The secret life of Sea Trout

HUMANS, NATURE AND LANDSCAPE INTERACTIONS

The secret life of Sea Trout

The brown trout Salmo trutta is a dominant component of both the anadromous and stationary fish fauna in Norwegian watercourses, and of great cultural and socioeconomic importance for subsistence and recreational angling.However, during the last decades, the abundance of anadromous brown trout (often termed sea trout) has declined markedly in many regions.

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Photo: Aslak Sjursen
Photo: Aslak Sjursen

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As an example, the catches in Norwegian rivers have, except for the northernmost areas, declined by 23–66% during the last two decades. Recent findings from several other countries where the species occurs indicates similar decreases, and it is hypothesized that this results from decreased sea survival caused by changes in food supply or increasing infection by parasites. By contrast, there have not been declines in numbers of non-migratory brown trout in these same regions.

Consequently, the NTNU University Museum has seen 2011 studied migratory behaviour, habitat use, feeding ecology and growth in the marine environment. Such information is important in order to evaluate if dynamic environmental changes may confine the marine feeding migration.

By use of methods such as acoustic telemetry and passive integrated transponder (PIT) tags individual fish are followed in the marine and freshwater environment for several years. Analyses of scales, stomach content, marine parasites and stable isotopic ratios are further used to bring information about marine growth rates and feeding.

Several of our projects are conducted in cooperation with e.g. Norwegian Institute for Nature research, Dalhousie University/Ocean Tracking Network (Canada), Technical University of Denmark, UiT the Arctic University of Norway, Institut national de la recherche agronomique and the French Polar Institute.

Subprojects 

CHASES - Consequences of land-use change and human activity on anadromous salmonids and the ecosystem services that they provide (2016-2020)

Brown trout may live the entire life in freshwater (resident trout) or occasionally migrate to sea (sea trout). In theory, individuals should migrate to sea if such behavior increases reproductive success. It has been shown, that migratory differences not only rely to resident or migratory individuals. Within a seaward migrating group of trout, large differences in distance migrated away from the river can often be found. Some stay close, while other migrates far away.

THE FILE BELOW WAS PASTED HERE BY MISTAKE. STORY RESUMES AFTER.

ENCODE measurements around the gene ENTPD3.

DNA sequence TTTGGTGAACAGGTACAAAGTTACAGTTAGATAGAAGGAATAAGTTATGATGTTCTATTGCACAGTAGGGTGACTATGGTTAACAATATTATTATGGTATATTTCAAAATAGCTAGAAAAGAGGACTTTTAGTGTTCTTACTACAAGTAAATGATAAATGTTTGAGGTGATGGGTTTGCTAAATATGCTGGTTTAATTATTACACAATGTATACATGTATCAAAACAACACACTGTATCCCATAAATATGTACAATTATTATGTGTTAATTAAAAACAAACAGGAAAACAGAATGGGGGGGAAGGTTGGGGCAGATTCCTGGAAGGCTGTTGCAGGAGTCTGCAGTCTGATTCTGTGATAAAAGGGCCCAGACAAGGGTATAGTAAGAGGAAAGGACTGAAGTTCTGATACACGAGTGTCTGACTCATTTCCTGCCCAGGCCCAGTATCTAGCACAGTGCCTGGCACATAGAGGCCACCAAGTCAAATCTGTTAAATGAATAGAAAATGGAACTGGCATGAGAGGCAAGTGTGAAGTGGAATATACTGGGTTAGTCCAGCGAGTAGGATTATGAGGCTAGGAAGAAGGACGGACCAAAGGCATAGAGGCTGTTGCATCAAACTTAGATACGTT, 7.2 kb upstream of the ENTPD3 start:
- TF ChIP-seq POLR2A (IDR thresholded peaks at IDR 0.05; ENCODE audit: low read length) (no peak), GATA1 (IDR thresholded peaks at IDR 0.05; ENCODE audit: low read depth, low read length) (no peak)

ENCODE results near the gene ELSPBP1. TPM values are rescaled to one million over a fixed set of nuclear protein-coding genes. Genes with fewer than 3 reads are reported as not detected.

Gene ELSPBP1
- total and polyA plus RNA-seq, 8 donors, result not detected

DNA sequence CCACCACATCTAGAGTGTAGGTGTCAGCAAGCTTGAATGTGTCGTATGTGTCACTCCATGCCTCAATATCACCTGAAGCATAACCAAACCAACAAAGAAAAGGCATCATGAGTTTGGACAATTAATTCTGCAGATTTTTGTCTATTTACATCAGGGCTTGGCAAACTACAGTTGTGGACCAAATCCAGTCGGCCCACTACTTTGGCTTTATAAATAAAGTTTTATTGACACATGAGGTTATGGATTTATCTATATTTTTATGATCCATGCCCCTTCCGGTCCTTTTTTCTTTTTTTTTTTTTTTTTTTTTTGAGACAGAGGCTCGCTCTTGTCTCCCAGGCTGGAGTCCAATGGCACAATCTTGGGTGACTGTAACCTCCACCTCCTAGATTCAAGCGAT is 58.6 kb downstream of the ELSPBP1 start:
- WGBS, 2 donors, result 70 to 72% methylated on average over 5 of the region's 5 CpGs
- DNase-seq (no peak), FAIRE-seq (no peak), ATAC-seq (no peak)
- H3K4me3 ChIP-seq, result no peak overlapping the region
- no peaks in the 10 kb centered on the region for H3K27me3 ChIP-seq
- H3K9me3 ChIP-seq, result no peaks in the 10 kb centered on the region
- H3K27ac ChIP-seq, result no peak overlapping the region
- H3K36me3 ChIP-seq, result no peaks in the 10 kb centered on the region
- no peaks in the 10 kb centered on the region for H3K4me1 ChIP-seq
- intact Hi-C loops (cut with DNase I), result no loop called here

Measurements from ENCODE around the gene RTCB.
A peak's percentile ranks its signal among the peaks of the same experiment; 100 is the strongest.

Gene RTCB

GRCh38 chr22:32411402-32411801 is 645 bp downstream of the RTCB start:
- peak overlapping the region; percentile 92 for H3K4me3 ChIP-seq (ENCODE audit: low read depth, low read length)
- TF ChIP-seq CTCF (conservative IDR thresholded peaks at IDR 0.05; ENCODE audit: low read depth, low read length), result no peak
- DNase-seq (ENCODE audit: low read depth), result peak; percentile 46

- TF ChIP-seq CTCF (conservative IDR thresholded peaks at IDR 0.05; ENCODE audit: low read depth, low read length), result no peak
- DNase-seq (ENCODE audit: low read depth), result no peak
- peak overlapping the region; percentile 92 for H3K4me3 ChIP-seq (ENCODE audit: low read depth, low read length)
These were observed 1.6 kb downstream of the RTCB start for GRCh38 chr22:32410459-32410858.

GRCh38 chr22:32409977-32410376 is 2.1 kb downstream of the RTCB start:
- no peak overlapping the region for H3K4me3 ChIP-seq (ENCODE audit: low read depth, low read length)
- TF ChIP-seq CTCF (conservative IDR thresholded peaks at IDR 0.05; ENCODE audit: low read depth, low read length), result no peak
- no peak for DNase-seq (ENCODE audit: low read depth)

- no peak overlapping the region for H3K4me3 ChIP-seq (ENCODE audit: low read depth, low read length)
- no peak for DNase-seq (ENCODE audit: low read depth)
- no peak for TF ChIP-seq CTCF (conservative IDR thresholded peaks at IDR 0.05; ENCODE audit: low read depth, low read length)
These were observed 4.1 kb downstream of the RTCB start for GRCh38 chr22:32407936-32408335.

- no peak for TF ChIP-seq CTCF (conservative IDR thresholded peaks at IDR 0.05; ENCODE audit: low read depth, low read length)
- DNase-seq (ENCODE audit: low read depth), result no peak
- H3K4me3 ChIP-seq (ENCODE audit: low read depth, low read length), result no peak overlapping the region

In this project, we will aim to map physiologically differences between juvenile trout that become residents or migrate to sea and between short and long distance migratory sea trout. Seaward migration is a behavior that can be expected when the gain for the individual fish is higher than the cost. Consequently, one can expect that this behavior will be changed or disappear if sea conditions are so negative for sea trout that it loses reproductive potential by migrating to sea. 

By analyzing 30-40 years old sea trout scales from areas with and without establishments of aquaculture and compare the findings with scale materials from the last 1-5 years, it can be investigated if growth rates and the duration of marine residence has decreased after the aquaculture activities were introduced to the area. Sea trout is an important ecosystem service in many areas. The species is important for recreation and in some areas, for tourism. 

As a part of the project, the value of sea trout as an ecosystem service will be assessed and it will be evaluated if possible negative changes in growth, duration of seaward migration or the marine migratory behavior will decrease that value.

 

22 Jan 2021

Project Status: Active

Project Status: Active

Relevant master thesis

Pictures

  • Downloading of data from an acoustic receiver